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petitions calling for the lifting of the system. we know that there are people in the community that only want to be treated like equals to send. and at the forward thinking to say luck, we are living in an absolute monarchy. they are living in other parts of the world even in great britain they have a monarchy and people love their kings and queens and have a ceremonial function. these are the people the government should be supporting but unfortunately, whether it's been a republican or democrat in office, they've been supporting the regime instead of the real
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democrats. so we have a lot of things to do with a new administration and i hope in this session we can get into that. but let's recognize the power of the military-industrial complex and the power of big oil have kept us in this relationship with the regime and this is something that we have to find a way to unite among people of different faiths and different ethnicities to unite among people left or right. we can work towards uniting people to say that it is way
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more important that we support democracy around the world and get ourselves off of the fossil fuel treadmill so that we might have a future in this beautiful planet we live on the fan it iso be supporting these monarchs holding onto power for so many decades. so i hope as we try to strengthen our democratic process that we have seen to be so corrupt and so tainted during the last election period we tried to change the foreign policy that's made us an arms dealer around the world and a peacemaker. let's say power to the peaceful at home and abroad, that's where we are going. let's do it. thank you.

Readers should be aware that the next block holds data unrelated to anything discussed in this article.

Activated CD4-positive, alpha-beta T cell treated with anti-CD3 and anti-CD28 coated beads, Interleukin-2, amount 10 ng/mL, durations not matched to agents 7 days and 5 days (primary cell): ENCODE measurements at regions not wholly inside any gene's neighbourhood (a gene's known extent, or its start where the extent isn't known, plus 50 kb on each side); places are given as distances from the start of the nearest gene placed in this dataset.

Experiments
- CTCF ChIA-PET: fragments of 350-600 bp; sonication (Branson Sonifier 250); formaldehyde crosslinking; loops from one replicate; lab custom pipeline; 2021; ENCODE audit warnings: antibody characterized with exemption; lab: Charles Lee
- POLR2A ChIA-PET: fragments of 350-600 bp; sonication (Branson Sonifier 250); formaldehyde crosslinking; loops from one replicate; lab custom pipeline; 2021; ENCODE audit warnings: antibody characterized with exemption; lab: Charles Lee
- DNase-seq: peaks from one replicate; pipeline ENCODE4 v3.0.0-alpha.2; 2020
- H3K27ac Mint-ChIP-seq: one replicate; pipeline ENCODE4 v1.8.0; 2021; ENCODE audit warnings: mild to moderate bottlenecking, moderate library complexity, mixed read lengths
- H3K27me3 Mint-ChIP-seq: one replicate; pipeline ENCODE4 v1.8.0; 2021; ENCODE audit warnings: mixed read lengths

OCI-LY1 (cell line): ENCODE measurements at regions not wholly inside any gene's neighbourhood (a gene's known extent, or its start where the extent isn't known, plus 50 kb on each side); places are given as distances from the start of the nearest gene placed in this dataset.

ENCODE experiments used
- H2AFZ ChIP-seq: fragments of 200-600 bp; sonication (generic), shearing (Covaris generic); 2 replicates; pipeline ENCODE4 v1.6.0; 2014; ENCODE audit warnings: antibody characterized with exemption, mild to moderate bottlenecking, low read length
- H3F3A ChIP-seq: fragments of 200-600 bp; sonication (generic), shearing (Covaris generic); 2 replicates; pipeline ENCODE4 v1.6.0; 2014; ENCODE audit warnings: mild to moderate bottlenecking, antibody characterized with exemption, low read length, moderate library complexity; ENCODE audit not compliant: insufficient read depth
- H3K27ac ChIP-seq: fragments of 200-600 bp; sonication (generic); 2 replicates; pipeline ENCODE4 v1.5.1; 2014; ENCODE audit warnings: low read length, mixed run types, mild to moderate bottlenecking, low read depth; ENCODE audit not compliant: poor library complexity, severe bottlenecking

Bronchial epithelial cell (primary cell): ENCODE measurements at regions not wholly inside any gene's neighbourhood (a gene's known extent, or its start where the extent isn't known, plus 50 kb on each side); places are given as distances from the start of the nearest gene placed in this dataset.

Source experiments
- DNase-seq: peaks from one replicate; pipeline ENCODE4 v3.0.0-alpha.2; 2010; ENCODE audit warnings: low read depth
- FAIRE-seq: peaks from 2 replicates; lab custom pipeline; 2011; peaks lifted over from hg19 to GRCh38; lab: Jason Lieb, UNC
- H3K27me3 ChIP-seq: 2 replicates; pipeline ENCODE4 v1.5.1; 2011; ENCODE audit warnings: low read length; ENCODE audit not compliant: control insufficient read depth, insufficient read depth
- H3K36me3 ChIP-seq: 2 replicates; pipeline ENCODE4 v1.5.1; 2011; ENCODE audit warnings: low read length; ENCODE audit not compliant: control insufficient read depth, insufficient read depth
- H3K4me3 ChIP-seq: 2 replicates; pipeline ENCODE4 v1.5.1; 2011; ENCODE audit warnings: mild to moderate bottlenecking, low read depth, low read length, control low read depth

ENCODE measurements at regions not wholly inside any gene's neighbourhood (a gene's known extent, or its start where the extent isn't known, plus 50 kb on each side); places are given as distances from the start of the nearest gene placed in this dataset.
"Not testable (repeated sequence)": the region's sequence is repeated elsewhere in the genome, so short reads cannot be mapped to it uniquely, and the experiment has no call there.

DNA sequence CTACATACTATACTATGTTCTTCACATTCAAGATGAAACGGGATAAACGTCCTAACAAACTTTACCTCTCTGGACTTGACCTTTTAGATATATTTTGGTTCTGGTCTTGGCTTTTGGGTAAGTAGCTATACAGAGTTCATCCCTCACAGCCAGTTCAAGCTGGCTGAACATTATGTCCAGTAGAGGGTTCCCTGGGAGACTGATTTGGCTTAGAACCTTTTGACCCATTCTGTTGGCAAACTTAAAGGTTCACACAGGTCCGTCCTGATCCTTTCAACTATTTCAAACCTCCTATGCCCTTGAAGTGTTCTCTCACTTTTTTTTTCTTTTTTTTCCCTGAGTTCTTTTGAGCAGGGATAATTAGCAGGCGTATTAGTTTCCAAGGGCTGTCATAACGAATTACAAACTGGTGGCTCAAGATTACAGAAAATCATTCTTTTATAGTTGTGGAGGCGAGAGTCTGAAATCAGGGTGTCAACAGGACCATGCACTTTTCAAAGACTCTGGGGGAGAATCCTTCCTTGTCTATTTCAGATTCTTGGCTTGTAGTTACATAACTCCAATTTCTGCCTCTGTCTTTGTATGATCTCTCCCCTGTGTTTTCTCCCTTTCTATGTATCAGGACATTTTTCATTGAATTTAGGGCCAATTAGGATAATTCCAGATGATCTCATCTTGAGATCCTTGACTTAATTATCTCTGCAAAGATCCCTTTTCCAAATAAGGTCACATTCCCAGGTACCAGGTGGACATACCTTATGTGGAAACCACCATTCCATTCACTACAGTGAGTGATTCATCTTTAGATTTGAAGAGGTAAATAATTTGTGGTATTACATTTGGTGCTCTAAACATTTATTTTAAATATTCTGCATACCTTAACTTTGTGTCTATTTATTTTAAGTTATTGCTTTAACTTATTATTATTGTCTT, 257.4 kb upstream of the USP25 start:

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[applause] that was awesome, wasn't it? [applause] all right, if you have a question, in a nice peaceful manner, maybe we can form a line over here. make your questions to the point. the allies, no speeches and then we can have some time for question and answer. then we can start the line for book signings over here. if you haven't bought your books we have about 11 more copies and then that's it and you can get it later on.
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it is being filmed. >> my question has to do with the most recent passing of the law. can you explain your outlook on that? >> it is the wall that the family members have been fighting for for the last 15 years. they want to know how high up the chain was the complicity in the 9/11 attacks. we know that 15 of the 19 were saudis but we don't know who else was involved in it. so, the wall that was passed was
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quite amazing and happened on the 15th anniversary of the attacks. it happened during the election period and unfortunately, president obama vetoed the law and said that this would give a bad precedent to other countries they basically said they might want to sue us for war crimes. but amazingly, congress overrode a veto. so now there is a lot of pressure from the saudi government on congresspeople, the lobbyists that i talked about are not only going to people at the national level, they are going to the local level to the governors and state assemblies to say we might pull out our money and this would be bad for the u.s. economy. you should have the redo. we don't know what is going to happen when congress comes back. we will hope the law firms go
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ahead because this might be the only way we can get ahold o a hf the documents that our government has from fbi investigations that can tell us a lot more information that we should have the right to know. >> thank you for the presentation. i was interested in the destruction of the presentation mentioned. i think it is kind of ironic the idea that the culture wants to expand its version of this but then at the same time destroying its own sites. did you have any rationale behind that and it might seem contradictory.
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>> peace be with you. >> part of the ideology is to destroy any significant building or heritage that reflects other ideologies. some examples, the graveyards that are built and this is worshiping a place instead of god, so ladies and gentlemen, they are breaking into our cars outside.